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Old 11-23-11, 08:36 PM   #10
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You should read the reviewers (presumably owners) comments before you get excited about these lights. It sounds like most regret buying them.
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Old 11-23-11, 08:45 PM   #11
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I don't know about the efficiency, but its been my experience that most automotive headlights like the ones linked tend to start at about 50 watts, and it creates too much drain for the battery I'm willing to carry. Lots of light, but probably more than I need.
That would be true for real automotive headlights. But the lights linked in the OP don't qualify. According to the answers provided in the links, the lights shown have a current draw of 0.1 and 0.15 A respectively, or wattages of 1.2W and 1.8W. So not much of a battery drain at all, but also not likely to be putting out a whole lot of light. At under 2W, I'd rather be looking at something like the Planet Bike Blaze which runs on a couple NiMH AA cells.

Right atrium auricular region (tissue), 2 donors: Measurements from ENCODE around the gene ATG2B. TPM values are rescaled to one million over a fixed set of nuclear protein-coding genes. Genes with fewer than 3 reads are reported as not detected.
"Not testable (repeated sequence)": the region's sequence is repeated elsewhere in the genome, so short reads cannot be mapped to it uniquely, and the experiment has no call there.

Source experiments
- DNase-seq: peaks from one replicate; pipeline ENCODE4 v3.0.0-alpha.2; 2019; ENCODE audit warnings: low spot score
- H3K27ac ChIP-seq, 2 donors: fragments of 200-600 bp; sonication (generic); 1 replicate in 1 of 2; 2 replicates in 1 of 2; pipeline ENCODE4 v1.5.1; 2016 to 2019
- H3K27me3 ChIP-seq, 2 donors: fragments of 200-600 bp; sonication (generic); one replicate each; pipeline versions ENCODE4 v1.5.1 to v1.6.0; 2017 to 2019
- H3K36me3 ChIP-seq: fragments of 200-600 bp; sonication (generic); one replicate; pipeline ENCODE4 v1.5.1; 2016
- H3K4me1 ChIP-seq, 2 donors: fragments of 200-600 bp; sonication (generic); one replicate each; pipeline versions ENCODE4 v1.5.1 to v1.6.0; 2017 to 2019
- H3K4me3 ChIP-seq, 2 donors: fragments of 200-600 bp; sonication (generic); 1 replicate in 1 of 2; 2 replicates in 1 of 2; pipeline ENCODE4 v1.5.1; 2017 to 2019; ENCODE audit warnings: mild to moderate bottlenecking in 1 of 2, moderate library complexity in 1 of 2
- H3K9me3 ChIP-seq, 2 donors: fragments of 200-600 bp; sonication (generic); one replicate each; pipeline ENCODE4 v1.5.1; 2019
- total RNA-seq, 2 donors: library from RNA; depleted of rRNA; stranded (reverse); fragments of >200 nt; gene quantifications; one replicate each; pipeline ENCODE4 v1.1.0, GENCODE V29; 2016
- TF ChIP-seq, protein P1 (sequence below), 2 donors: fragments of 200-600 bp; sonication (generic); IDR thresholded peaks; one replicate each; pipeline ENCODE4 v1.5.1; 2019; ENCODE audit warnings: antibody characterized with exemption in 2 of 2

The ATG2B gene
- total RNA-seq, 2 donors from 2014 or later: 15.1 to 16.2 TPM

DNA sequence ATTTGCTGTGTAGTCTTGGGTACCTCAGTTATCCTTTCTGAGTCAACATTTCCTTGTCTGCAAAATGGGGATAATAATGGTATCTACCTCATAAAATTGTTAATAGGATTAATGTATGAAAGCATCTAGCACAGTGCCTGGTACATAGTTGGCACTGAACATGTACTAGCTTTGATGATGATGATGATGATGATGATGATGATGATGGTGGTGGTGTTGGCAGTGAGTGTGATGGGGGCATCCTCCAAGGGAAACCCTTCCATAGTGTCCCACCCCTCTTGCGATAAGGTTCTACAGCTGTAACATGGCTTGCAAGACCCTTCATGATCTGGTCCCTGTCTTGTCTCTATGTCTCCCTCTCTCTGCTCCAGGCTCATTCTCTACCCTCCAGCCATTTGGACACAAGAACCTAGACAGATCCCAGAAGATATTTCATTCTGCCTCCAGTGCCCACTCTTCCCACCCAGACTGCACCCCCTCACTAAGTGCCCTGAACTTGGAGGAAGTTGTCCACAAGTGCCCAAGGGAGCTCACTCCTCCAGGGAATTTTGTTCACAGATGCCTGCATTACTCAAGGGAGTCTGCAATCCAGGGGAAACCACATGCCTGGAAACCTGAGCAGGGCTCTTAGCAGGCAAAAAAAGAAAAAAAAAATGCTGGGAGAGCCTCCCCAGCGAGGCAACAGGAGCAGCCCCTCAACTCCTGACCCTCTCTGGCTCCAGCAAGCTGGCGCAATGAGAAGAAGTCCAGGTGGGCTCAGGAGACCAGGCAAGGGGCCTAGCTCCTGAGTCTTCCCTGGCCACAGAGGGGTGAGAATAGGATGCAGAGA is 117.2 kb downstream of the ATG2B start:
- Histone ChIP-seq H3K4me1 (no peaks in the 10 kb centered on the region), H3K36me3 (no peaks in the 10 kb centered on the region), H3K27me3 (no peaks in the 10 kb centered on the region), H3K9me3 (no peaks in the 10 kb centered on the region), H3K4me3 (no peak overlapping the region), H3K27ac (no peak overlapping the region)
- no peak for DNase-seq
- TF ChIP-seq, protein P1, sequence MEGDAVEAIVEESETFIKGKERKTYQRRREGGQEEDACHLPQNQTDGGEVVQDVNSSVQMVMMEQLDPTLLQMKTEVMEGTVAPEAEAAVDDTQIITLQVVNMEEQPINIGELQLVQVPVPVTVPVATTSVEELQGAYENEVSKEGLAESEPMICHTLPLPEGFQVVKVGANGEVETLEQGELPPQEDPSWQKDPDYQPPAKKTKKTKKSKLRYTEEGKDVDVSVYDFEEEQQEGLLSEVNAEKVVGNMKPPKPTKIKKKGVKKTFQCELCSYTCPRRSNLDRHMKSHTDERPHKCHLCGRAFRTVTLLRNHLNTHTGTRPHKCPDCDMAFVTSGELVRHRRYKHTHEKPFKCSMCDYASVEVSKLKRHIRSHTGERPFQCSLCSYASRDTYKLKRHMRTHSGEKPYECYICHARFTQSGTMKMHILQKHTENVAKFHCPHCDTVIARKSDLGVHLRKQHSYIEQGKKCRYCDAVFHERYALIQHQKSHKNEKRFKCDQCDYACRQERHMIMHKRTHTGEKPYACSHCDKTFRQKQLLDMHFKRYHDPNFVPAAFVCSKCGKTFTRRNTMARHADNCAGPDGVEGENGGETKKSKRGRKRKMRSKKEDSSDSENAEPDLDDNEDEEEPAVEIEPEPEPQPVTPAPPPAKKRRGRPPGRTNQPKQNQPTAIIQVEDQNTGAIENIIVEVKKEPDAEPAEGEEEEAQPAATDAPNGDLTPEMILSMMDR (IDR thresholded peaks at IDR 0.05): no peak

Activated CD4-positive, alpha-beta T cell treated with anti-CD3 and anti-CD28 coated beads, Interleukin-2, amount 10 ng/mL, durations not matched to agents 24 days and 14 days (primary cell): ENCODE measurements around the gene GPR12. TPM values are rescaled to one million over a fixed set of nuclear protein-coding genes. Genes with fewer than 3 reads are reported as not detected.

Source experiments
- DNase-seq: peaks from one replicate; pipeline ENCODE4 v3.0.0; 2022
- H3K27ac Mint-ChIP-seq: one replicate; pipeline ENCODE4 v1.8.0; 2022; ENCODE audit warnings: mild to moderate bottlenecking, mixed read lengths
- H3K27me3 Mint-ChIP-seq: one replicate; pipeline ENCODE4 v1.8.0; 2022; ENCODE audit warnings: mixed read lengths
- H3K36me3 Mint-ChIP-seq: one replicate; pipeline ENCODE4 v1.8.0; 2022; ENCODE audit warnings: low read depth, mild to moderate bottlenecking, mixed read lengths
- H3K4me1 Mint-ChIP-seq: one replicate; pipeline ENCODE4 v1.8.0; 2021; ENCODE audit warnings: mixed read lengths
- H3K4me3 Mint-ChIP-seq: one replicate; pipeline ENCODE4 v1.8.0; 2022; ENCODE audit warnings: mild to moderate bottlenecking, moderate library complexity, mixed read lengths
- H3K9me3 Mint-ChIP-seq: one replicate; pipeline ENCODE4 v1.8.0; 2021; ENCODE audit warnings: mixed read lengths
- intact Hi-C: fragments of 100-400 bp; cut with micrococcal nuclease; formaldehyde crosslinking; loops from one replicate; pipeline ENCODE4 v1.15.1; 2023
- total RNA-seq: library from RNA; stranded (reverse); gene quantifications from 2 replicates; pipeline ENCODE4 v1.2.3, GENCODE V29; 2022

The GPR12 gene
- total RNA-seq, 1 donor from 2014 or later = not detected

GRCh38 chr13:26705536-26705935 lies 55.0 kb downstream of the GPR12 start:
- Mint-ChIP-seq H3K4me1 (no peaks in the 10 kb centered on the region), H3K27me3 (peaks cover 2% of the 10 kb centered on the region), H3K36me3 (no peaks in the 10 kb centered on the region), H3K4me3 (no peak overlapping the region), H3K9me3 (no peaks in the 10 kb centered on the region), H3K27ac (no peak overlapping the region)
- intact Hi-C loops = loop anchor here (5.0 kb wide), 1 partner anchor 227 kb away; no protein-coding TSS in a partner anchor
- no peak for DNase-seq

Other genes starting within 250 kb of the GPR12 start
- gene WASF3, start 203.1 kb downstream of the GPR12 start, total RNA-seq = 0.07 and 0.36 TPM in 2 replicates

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Old 11-23-11, 09:46 PM   #12
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According to the answers provided in the links, the lights shown have a current draw of 0.1 and 0.15 A respectively, or wattages of 1.2W and 1.8W.
LOL, but you're not doing the arithmetic. 0.15 amp per "diode" x 21 diodes per light x 2 lights x 12 volts = 75 watts
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Old 11-24-11, 01:21 PM   #13
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You might want to keep in mind that bike lights are usually optimized for efficiency to get the most light and life from a limited size battery. Motor vehicles don't have that limitation so lights designed for them may not necessarily be as efficient.